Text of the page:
The first production Mitsubishi car

Mitsubishi steps into a bold new future

The invitation to attend a celebration of Mitsubishi Motors Company 100th year of production was a shock to me for various reasons. First, I had no idea the Japanese automaker has been building vehicles for 100 years. Second, Mitsubishi in North America is somewhat off the radar for most automotive buyers, having discontinued the cult-status Evolution (EVO) in 2015 and instead focussing their attention on more useful, but less inspiring, SUV’s, CUV’s, sedans, compact cars and electric vehicles. Little did I know there is a significant rebirth going on behind-the-scenes at the Okazaki Plant Complex in Japan and I was about to have a front row seat at the table.

The flight into Tokyo was stress-free, my typical experience with Air Canada, though it seems I am in the vast minority. Japan’s biggest city, Tokyo, has the potential to feel oppressive, especially when you consider its population of 13.6 million surges to 37 million when counting the greater metropolis area. But to my surprise, it feels like any big North American city, with one significant difference. It is clean, even by Canadian standards; it sets the bar for how a big city should look and feel. Yes the crowds can be overwhelming, but like New York City drivers, everyone provides just enough space for you to navigate the streets and subways respectfully without feeling completely claustrophobic.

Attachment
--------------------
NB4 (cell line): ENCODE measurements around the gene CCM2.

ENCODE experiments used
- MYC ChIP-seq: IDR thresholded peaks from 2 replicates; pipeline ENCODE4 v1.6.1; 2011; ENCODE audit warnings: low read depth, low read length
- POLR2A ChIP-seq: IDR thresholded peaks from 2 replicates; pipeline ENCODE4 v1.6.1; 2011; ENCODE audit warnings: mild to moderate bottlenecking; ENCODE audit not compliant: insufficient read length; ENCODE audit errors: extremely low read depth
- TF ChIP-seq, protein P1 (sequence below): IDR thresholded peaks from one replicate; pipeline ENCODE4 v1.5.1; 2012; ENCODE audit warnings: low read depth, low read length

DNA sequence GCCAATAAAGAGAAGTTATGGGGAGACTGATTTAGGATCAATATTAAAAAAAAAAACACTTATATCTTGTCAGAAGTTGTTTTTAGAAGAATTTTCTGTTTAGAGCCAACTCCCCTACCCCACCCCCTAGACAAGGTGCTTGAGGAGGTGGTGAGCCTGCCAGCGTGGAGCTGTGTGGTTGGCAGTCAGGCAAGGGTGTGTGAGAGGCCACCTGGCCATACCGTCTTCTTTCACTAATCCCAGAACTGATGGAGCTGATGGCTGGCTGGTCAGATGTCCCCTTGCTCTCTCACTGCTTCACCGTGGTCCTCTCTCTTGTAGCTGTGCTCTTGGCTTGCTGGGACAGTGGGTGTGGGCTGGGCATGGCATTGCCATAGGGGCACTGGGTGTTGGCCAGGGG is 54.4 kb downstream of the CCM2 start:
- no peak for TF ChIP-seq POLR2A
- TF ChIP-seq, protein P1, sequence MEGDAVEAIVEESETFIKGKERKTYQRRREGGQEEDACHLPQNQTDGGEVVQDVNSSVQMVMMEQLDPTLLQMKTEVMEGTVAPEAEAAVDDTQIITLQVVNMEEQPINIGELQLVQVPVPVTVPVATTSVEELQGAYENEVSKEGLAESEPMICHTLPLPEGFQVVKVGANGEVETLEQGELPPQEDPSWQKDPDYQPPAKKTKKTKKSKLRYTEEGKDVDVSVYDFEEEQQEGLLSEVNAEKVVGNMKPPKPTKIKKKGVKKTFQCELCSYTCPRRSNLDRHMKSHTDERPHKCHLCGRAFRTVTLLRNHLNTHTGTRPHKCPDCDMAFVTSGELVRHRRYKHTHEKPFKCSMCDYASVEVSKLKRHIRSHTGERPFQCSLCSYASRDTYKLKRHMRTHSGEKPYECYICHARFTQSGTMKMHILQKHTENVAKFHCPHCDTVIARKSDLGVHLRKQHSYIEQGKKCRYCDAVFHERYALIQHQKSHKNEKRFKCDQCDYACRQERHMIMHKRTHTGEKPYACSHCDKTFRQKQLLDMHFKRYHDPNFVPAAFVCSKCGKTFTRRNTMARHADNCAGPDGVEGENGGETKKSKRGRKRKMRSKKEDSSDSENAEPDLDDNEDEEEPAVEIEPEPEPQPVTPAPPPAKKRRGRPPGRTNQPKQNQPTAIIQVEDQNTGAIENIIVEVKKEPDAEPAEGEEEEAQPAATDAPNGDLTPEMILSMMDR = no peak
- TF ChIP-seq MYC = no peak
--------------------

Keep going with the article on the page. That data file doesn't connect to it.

It is while touring Tokyo over the course of four days that I realize just how significant the world is changing around us. Mass transit as the first option for travellers, along with hybrid/electric vehicles, is becoming routine around the globe. Canada is only now starting to catch up. Mitsubishi Motors Company has had it recent share of challenges, but out of the ashes of past success and some significant failures, a Phoenix rises and it seems poised and tracking for new success in the shifting world of mobility.

Mitsubishi is a community that consists of multiple independent companies. Mitsubishi Motors Company runs autonomously from the others, but benefits from the greater size and scale offered by being part of a worldwide enterprise.

This was clearly on display as we toured Shinigawa Intercity, seeing firsthand the benefits of a collective focus on energy, aircraft, space, ship and ocean, transportation, material handling, environment, automotive, industrial machinery, infrastructure, leisure and living as well as defense. A fascinating tour of the Nikon Museum, part of the greater Mitsubishi group, brought things into clear focus. All this makes for better automobiles, the proof, according to chief designer Mr. Tsunehiro Kunimoto, is coming soon.

Mitsubishi XM Concept

The recent acquisition of a 34% ownership stake in Mitsubishi Motors Company for $2.18 billion ($237.4 billion yen) by the Renault-Nissan alliance, as reported by Reuters, is seen as a bellwether for the company. Driving a not-available-in-Canada Outlander PHEV at the Okazaki Proving Grounds, I can’t help but think that sooner rather than later, Mitsubishi will once again be on our shopping lists here in North America (more on this in Part 2). There is something to be said for Japanese quality and with the designs we see while attending a Canadian-only press conference, taken as a whole, the results have the potential to be exceptional.